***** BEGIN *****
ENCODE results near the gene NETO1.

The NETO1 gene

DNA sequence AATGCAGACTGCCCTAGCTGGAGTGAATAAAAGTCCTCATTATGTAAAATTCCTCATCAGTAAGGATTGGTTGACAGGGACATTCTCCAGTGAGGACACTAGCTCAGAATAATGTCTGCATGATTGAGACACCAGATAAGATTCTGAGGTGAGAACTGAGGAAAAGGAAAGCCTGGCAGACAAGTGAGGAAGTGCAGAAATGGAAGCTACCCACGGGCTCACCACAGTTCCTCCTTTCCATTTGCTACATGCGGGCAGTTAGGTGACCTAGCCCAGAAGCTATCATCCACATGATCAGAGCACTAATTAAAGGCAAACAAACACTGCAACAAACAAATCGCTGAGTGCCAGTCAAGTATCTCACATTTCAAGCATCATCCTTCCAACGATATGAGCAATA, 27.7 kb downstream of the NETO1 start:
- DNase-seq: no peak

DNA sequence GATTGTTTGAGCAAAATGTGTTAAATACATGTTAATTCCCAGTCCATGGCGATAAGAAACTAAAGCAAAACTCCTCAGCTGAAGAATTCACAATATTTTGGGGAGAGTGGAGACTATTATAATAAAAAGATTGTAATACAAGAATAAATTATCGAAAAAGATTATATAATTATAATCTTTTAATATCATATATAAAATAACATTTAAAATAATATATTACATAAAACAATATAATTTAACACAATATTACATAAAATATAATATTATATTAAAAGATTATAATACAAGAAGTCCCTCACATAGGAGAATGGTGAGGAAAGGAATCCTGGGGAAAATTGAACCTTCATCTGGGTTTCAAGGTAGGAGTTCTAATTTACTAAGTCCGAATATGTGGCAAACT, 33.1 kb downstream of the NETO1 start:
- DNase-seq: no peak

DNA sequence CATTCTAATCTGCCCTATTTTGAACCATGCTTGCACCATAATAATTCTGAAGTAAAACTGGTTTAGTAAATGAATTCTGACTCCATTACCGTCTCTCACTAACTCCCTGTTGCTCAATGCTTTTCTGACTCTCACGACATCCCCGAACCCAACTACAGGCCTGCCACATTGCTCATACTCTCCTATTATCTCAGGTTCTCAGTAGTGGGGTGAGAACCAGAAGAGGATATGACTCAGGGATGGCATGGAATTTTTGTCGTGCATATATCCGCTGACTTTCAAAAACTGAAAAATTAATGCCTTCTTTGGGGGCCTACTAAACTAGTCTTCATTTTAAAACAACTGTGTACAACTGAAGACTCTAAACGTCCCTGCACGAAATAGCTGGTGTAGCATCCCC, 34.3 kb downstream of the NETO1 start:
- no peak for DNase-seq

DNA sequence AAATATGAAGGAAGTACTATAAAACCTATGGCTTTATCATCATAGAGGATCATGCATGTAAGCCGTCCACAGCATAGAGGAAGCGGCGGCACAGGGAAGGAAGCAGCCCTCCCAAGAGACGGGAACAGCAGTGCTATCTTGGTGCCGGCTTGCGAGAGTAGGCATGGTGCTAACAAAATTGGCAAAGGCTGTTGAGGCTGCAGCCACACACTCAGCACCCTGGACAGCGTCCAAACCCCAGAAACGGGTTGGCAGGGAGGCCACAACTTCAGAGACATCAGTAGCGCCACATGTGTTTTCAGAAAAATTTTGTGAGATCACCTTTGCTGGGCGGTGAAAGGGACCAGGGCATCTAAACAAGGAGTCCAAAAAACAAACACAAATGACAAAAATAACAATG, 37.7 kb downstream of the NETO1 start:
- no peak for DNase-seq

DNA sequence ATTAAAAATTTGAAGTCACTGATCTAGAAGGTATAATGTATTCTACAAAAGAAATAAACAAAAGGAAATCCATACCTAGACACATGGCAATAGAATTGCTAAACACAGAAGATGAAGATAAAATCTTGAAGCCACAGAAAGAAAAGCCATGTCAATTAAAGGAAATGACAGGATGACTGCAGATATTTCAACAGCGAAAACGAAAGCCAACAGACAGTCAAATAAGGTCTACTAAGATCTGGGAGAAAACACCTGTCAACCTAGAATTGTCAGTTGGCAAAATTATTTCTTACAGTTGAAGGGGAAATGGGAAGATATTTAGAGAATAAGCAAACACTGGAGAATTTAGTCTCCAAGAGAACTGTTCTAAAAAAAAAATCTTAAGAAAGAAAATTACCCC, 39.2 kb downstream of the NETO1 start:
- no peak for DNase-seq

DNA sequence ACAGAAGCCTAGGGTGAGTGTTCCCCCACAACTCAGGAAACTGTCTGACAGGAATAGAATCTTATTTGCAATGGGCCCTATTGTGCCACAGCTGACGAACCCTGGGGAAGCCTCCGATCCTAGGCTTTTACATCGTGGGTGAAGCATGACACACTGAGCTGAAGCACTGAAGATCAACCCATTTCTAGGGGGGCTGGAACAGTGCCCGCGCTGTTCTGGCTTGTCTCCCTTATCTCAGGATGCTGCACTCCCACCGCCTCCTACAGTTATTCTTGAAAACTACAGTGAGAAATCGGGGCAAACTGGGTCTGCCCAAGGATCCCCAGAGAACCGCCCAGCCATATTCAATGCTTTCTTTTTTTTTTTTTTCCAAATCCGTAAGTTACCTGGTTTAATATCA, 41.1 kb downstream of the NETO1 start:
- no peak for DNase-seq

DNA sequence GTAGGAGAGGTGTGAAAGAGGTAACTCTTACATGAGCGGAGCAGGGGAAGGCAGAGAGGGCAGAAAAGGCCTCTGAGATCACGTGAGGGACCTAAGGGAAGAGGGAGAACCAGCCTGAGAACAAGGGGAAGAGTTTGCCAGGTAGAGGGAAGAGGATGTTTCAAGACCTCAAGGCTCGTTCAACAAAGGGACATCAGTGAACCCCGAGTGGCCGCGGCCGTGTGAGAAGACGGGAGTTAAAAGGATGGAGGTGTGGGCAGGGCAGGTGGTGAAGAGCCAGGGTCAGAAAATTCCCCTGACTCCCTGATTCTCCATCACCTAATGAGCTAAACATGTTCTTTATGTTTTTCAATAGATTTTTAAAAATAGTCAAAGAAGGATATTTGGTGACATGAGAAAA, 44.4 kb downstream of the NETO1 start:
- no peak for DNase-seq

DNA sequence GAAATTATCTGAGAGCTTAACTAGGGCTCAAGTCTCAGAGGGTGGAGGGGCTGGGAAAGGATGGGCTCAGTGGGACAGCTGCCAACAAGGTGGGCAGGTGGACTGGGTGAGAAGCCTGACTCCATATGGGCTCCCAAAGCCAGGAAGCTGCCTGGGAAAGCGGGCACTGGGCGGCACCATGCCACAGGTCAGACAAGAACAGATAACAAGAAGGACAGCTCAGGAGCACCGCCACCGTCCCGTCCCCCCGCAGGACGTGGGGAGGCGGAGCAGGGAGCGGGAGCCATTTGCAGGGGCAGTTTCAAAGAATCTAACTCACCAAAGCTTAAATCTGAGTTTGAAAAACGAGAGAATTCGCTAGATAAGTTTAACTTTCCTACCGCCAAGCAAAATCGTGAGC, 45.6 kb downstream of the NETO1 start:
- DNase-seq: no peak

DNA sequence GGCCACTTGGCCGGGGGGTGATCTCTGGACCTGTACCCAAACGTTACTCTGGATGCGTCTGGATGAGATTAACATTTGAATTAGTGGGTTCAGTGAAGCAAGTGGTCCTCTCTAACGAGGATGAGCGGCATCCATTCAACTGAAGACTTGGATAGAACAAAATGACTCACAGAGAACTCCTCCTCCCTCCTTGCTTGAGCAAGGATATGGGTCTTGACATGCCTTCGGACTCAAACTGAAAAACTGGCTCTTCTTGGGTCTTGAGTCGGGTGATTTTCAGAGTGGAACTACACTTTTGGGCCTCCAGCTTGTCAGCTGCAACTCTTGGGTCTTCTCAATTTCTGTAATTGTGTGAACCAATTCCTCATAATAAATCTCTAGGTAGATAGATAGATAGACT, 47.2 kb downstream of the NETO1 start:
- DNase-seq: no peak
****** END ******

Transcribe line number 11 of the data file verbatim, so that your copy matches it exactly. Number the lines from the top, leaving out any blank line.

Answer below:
DNA sequence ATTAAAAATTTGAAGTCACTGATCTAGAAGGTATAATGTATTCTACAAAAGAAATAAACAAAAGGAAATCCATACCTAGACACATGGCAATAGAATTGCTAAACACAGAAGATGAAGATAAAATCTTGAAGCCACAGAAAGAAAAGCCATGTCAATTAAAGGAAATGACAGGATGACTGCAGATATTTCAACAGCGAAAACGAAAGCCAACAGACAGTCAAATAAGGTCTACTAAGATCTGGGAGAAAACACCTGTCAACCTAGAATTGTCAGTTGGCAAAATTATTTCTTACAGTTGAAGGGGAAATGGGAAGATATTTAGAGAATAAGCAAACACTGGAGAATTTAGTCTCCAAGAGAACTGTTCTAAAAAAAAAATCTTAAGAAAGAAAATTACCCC, 39.2 kb downstream of the NETO1 start: